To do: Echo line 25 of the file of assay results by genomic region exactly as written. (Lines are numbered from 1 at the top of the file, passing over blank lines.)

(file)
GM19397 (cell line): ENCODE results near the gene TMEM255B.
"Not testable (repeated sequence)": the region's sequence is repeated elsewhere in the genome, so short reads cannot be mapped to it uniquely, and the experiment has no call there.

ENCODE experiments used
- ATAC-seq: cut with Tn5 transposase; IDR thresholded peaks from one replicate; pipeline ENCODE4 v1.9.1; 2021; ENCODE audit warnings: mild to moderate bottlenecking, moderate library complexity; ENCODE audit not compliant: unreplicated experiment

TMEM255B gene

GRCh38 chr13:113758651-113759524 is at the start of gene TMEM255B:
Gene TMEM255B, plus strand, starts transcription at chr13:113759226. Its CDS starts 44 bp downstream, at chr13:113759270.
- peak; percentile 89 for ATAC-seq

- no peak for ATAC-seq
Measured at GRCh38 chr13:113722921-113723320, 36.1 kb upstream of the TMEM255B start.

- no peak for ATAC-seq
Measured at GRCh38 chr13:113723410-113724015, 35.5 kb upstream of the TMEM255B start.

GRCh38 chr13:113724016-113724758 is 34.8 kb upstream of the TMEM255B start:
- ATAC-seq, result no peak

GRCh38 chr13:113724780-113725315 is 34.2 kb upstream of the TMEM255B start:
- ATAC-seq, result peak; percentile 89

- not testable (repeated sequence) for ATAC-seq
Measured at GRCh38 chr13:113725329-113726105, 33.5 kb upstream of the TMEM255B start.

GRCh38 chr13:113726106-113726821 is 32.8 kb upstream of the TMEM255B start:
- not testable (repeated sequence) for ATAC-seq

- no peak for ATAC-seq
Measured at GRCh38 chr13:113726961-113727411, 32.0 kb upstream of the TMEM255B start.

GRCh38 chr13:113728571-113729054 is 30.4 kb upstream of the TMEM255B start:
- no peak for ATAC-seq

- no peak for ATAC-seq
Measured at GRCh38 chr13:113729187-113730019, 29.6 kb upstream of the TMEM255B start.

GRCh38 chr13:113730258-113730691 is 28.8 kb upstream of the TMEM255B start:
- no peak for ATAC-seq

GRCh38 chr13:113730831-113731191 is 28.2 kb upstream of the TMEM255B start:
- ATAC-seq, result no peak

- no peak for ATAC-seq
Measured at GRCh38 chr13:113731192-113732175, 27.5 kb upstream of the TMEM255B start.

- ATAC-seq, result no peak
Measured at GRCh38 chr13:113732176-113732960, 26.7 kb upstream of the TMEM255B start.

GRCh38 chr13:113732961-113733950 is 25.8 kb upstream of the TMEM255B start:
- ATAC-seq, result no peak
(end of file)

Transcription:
- no peak for ATAC-seq